Jennie Wright 8:05
That leads me to a really good follow up. So you mentioned earlier that you working with somebody who wrote a nonfiction book, can we use fiction books to leverage for speaking opportunities as well? Or is it really more a nonfiction opportunity?

Bri Williams 8:19
I think I personally, I work with experts who are using speaking to market their business, or to provide an additional income stream for their books. And this is not to say that fiction writers couldn't use an actually already use and media opportunities, speaking opportunities to raise the profile of their books. Rather than just utilizing social media or paid ads, speaking is a great way to keep costs low, especially if you haven't made any books to get the word out there. And I could see how these principles would apply equally to fiction and nonfiction writers. And what I would say is different is that you may be able to leverage more PR type opportunities, which is not really my area. But I've seen nonfiction writers use PR very successfully as well.

Alyson Lex 9:13
I really like how you first that you know your lane, you're like, yeah, we market our business with our book. And that kind of brings me into the other half of this equation. Because we can leverage our book to get on stage. Yes, but can we leverage that stage to sell the book? How can we maybe think about doing that creatively? or What should we be thinking about?

Bri Williams 9:41
Okay, so when you're on stage, there are typically three options that you have. And it depends on whether it's your stage or someone else's stage as to which one of these options you apply, but it's either a no sell stage, it's a soft stone sell stage, for it's a full on sell from stage. So if it's your own stage, I mean Do what you like, basically, when you're on someone else's stage are typically playing by their rules. So what you'll often have an opportunity to, to do is invite people into your world. I mean, that happens very, very, very often. So having a really well rehearsed call to action that brings people to either your community, a lead magnet that might lead them to your book, or directly sharing your book with them. And typically be if you have author and your speaker biography, people know that you're going to want to talk about your book. And they may use that to direct the conversation if it's in an interview, for example, or it could be one of the reasons why they brought you on stage in the first place. So it's really about who's stages this, if it's someone else's stage, then abiding by the rules that they've got, but being very, very ready to call people to, to action. So where do they come and find out more about you, if not leading them directly to where they can find your book.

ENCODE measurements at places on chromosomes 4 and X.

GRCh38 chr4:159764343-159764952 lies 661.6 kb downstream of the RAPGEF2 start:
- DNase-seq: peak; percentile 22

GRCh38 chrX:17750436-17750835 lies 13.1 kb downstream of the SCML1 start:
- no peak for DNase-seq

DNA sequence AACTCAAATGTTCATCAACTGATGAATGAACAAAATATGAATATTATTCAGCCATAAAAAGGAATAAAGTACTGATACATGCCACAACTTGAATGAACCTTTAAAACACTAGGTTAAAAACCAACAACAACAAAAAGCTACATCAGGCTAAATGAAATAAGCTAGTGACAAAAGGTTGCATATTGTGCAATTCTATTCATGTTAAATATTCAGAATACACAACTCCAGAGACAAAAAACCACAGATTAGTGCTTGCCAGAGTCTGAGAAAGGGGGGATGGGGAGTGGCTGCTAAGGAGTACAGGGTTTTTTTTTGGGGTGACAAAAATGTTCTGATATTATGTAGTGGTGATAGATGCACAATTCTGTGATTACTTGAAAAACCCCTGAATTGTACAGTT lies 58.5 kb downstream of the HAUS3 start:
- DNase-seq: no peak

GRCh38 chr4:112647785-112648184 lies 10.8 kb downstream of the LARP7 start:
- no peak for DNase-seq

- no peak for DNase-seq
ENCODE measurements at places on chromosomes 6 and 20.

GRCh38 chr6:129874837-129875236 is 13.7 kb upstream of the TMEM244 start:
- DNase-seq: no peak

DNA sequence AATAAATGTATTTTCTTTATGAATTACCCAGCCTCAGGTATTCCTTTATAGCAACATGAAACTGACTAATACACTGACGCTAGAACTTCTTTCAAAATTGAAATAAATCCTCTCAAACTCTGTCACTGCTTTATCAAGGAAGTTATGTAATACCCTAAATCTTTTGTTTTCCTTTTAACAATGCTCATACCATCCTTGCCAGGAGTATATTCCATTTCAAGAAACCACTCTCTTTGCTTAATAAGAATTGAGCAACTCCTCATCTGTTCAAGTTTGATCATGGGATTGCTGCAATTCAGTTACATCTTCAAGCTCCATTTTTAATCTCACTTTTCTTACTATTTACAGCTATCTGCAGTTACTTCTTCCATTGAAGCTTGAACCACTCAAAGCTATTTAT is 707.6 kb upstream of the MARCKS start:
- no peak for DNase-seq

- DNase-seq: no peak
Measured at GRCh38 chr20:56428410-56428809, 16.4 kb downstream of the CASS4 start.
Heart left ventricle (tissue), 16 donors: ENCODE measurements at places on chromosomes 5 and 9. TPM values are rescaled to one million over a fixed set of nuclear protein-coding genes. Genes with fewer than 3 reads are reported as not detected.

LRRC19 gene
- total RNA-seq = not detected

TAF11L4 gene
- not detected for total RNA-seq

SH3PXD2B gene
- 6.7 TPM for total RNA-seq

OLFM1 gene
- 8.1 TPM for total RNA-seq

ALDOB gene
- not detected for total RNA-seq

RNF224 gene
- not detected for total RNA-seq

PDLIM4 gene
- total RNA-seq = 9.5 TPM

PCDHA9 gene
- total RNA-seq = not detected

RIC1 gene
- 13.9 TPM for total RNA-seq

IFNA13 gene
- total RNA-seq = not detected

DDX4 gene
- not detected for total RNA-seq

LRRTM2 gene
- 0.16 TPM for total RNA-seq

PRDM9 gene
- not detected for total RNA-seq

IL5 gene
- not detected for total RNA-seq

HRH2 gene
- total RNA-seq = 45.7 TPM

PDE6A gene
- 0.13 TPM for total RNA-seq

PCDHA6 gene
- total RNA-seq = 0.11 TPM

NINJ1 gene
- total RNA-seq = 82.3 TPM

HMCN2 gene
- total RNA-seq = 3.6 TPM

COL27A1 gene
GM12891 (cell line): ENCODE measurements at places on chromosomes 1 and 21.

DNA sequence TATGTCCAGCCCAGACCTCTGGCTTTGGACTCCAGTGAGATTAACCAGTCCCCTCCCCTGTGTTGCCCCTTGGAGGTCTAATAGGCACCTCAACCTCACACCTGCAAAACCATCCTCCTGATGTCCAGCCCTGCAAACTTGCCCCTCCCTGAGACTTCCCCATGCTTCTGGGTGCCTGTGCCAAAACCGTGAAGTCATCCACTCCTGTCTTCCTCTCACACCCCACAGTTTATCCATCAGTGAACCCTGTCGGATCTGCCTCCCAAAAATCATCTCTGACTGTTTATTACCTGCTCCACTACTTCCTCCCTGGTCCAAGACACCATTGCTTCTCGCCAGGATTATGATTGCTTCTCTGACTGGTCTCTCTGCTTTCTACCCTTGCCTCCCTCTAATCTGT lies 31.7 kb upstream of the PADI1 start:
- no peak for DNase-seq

Alyson Lex 11:02